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Corporate Finance and ERM (CFE) Track Old Exam DP - Design and Pricing

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Old 10-08-2009, 06:36 AM
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Mary Pat Campbell
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Default Advice on written exam: study and strategy

The following items may be helpful in the run up to the SOA fall written exams:

First, an article I wrote on how to answer the written questions, so as to maximize your results [and not annoy the graders]:

http://soa.org/library/newsletters/t...-campbell.aspx

Second, attached, some study advice for the last weeks before the exam, and exam day strategy itself. I wrote it for my AFE seminar, but it's so general, it works for any of the written exams.
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Old 10-14-2009, 06:58 PM
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Thanks for the list, that is very helpful.

Let's say they have a question about Medicare general enrollment period (which is Jan-March) and I'm not quite sure what it is. I put down you can enroll at any time in the year.

You mentioned the grading is additive, so they can only add points. Does this mean I would not lose or gain any additional points in the above example? Is it worth it to write down something that I'm not 100% sure on, as long as it doesn't contradict something I've said? Thanks!
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Old 10-14-2009, 07:02 PM
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Originally Posted by fogertyfan View Post
Thanks for the list, that is very helpful.

Let's say they have a question about Medicare general enrollment period (which is Jan-March) and I'm not quite sure what it is. I put down you can enroll at any time in the year.

You mentioned the grading is additive, so they can only add points. Does this mean I would not lose or gain any additional points in the above example? Is it worth it to write down something that I'm not 100% sure on, as long as it doesn't contradict something I've said? Thanks!
Yes. It is better to write something than nothing, unless you contradict yourself. You might pick up some points. You can't get points from stuff the graders don't see.

If no contradictions, the worst that will happen is you've just wasted a little bit of time. [if you're not sure, don't waste too much time trying to think it through... remember stick to the time budget of 3 minutes per exam point]
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Old 10-17-2009, 06:10 PM
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Does this apply to lists as well? Say they're looking for 5 "issues" and I write something like 10 items -- they'll look at all of them still?
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Old 10-17-2009, 06:13 PM
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Does this apply to lists as well? Say they're looking for 5 "issues" and I write something like 10 items -- they'll look at all of them still?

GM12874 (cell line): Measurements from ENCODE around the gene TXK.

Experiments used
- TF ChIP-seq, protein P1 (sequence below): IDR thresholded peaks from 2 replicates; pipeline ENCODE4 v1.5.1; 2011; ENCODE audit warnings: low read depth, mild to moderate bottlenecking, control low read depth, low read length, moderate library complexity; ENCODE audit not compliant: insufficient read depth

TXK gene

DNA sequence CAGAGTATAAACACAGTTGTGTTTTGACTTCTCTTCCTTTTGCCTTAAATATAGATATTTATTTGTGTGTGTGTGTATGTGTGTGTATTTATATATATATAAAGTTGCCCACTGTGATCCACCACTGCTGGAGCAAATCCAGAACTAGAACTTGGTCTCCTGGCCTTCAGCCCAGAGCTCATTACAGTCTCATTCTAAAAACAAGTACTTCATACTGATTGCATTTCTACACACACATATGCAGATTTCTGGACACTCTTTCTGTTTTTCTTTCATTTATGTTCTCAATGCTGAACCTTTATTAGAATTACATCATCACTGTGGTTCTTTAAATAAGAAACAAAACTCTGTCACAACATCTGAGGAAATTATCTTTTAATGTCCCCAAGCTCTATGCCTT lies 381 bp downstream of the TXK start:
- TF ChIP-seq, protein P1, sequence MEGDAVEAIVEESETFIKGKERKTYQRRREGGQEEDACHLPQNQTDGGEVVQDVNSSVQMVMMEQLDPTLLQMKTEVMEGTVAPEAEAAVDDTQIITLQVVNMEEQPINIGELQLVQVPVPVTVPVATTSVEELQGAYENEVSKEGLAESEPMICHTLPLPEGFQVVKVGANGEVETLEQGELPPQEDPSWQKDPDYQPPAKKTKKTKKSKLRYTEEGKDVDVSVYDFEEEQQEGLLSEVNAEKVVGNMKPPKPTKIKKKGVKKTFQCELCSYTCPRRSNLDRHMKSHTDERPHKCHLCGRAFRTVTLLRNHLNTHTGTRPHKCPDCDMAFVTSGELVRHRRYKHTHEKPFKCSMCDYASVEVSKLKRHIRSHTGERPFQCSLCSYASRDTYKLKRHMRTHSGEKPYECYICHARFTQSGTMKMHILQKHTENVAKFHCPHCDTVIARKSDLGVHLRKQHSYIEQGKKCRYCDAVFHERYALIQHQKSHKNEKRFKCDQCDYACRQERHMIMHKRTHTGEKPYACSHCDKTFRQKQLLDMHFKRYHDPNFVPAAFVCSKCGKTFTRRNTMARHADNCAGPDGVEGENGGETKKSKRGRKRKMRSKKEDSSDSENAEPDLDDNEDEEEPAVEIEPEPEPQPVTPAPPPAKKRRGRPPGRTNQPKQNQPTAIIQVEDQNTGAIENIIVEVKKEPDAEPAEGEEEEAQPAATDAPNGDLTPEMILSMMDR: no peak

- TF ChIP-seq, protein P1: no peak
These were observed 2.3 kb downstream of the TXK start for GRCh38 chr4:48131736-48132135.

Yes, they look at everything you write. [especially looking for the aforesaid contradictions]. But you will get credit for at most 5 correct answers in the example you mention.
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Old 10-17-2009, 06:33 PM
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Yes, they look at everything you write. [especially looking for the aforesaid contradictions]. But you will get credit for at most 5 correct answers in the example you mention.
Thanks, that helps a lot! I'm sitting here getting confused as to what is a "principle" and what is an "issue" and what is a "consideration", and knowing I can just plow through all of them in a pinch is comforting.
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Old 10-17-2009, 06:35 PM
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Thanks, that helps a lot! I'm sitting here getting confused as to what is a "principle" and what is an "issue" and what is a "consideration", and knowing I can just plow through all of them in a pinch is comforting.
Yeah, if you've got the time, just write it all down. It will not hurt you.

That said, make sure you don't spend to much time on any given sub-part of a question. 3 minutes per exam point. On a first pass, do not allow yourself to go over this.
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Old 10-17-2009, 06:45 PM
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Right. I'll have to remember to bring in a watch.
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Old 10-17-2009, 06:46 PM
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Yes, you should. Time management is even more crucial on the written exams than the prelims, I think.
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Old 10-17-2009, 08:14 PM
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That's a good point. Time management has never been an issue for me (when I've failed it's been because I simply didn't know how to do enough of the problems, never ran out of time), but with all the writing, I'm worried that (provided I can answer enough questions) it will be this time.
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